This book was provided to me as an e-ARC from the publisher and NetGalley. All opinions are my own.
There’s a lot to appreciate about this debut novel. It brings the northern region of Canada and the traditional lands of the Indigenous people there to life with all its natural power and beauty. The story moves through time, weaving in the supernatural and the mythological. The close ties people and land are clear and the region is portrayed as one of immense beauty. The natural world and the supernatural are also shown as only thinly separated. Katłıà weaves in elements of traditional storytelling as well as creations of her own. A Dene author from northern Canada, Katłıà is obviously drawing from a lot of her own experience and background.
The story begins a millennia ago, the very beginnings of humankind, when an immortal, powerful being known as the Nąą́hgą hunts humankind, taking a human woman under his spell as his wife. We move forward to time to a young couple on the run from this Nąą́hgą, the woman a mysterious Sky Spirit about to give birth to her first child. That child grows up on a remote Northern alone, watching over the first people to arrive, eventually following them to the mainland where he watches their lives change dramatically with the arrival of white settlers. We move into the modern day, for a while returning to that remote island with a young archeology student who may be more than she appears. The ancient beings that have been the thread through the story appear in new forms but with familiar motives.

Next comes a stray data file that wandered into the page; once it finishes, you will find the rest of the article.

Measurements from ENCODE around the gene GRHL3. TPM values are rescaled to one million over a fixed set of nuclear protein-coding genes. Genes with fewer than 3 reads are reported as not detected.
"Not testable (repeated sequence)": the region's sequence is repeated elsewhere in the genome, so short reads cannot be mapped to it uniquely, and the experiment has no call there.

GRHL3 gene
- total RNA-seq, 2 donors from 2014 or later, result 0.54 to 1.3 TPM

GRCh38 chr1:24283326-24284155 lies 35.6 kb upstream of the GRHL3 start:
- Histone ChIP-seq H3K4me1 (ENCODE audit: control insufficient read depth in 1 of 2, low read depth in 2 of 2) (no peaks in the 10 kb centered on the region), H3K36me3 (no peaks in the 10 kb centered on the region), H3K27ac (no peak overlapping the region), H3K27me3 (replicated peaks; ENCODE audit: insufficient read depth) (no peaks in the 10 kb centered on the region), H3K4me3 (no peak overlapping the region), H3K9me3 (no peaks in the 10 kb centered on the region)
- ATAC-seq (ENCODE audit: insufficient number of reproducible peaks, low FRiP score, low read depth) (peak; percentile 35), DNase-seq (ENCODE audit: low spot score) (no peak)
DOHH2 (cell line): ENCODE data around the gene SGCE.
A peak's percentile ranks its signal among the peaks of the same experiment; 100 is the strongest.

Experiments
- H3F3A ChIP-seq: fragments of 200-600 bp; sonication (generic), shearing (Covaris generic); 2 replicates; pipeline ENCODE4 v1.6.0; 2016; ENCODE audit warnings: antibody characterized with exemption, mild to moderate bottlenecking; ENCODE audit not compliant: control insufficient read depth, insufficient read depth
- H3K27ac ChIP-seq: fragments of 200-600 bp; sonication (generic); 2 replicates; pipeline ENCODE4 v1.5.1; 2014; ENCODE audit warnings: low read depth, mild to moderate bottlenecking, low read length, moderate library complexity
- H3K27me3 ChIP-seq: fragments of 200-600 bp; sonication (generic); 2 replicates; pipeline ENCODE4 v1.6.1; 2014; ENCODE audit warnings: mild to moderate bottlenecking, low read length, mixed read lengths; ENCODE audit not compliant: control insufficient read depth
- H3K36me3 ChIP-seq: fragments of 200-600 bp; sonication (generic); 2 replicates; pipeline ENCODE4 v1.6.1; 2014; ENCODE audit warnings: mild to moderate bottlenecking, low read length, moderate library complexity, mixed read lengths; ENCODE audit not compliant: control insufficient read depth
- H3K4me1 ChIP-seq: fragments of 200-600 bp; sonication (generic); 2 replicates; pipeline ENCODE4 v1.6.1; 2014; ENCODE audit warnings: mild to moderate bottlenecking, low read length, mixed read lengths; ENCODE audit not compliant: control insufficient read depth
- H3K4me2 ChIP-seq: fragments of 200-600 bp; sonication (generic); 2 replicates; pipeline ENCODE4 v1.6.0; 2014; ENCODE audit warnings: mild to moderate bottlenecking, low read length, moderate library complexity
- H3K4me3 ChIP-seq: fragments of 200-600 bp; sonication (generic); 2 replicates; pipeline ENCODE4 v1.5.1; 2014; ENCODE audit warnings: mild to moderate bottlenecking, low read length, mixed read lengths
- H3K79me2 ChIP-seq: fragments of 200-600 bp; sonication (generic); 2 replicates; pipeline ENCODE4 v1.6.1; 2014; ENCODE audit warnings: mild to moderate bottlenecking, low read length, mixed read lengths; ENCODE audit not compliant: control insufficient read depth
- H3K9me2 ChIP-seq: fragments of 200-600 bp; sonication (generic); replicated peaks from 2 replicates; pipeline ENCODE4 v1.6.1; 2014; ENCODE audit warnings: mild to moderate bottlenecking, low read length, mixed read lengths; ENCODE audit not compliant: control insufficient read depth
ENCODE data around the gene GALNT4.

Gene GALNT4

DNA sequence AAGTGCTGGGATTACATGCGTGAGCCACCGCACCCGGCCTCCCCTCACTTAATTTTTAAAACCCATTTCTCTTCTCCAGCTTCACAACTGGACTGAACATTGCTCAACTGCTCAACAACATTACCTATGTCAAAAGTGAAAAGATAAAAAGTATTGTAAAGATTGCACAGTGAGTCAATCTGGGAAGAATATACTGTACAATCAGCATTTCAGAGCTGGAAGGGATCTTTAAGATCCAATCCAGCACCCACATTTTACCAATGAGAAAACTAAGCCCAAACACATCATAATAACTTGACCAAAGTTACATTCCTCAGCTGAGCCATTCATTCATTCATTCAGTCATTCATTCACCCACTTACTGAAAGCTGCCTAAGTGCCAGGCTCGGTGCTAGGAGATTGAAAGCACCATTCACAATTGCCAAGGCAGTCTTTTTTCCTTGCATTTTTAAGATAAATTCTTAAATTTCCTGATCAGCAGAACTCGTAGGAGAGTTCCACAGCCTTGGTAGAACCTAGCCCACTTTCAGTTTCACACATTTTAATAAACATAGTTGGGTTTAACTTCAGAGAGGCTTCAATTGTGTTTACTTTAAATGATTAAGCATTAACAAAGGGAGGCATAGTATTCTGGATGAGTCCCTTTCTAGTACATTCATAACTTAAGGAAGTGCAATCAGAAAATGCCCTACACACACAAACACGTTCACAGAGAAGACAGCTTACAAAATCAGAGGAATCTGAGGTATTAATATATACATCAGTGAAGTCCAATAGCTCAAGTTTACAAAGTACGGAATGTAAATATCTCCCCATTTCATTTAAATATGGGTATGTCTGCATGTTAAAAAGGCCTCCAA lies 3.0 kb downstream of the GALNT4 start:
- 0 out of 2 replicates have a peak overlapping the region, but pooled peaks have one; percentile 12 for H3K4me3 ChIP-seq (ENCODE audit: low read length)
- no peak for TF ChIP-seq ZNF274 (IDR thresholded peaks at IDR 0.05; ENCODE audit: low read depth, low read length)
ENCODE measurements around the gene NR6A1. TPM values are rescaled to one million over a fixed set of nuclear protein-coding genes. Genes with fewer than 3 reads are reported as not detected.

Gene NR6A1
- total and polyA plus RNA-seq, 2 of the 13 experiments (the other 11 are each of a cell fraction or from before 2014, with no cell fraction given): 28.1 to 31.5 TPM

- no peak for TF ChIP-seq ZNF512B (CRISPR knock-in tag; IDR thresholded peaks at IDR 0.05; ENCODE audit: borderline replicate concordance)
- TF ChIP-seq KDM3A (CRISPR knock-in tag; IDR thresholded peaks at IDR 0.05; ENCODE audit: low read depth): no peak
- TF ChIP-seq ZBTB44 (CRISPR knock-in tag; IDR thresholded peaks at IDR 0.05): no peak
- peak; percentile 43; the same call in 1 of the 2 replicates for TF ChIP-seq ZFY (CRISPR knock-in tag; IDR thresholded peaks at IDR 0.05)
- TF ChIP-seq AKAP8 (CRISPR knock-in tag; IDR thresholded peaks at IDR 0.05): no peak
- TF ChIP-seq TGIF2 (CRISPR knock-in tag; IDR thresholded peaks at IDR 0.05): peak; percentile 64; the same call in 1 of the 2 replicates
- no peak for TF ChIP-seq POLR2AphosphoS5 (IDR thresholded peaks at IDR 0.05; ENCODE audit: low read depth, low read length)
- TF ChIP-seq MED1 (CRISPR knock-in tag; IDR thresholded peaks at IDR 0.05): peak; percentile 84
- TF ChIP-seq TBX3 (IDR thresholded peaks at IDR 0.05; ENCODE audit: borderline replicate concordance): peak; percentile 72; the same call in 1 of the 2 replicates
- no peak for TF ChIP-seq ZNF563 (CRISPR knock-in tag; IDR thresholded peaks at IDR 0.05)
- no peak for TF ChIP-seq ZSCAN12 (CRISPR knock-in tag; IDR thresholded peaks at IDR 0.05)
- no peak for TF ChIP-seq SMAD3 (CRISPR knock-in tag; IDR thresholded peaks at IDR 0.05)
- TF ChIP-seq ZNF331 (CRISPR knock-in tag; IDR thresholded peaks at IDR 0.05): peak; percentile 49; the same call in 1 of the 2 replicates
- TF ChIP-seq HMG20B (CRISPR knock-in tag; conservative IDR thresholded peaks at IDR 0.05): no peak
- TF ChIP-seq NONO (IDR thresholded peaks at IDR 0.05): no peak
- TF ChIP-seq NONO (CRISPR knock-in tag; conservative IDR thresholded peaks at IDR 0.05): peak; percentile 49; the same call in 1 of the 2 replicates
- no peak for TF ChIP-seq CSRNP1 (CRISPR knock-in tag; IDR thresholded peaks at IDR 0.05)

There is so much imagination here and I really wanted to like this book. Unfortunately, it never quite found its footing. In the end, I felt like I was reading a novel that needed to go through another draft or two. There were hints of an epic story but the thread running through to connect the characters wasn’t quite strong enough. It was a modern day myth but never fully brought out. There were too many unanswered questions for me at the end and in the final section, it seemed that the author was attempting to create a new point of view by introducing a brand new perspective that wasn’t given enough time for it to fully work for me.
Perhaps I could have forgiven a lot of this if I’d felt connected to any of the characters. Moving through time and stories meant that we never stayed long enough with any one character to really get to know them and thus the stakes never felt particularly high to me. At the same time, a lot of what we learn is from simply being told by third person narration. Over and over I wanted the narration to step back so that I could observe the characters, learn their motives through observation rather than being told what I was looking at.
I will be very curious to see what Katłıà writes next. I’d love to read more from this imaginative and creative writer but hopefully with a more focused storyline.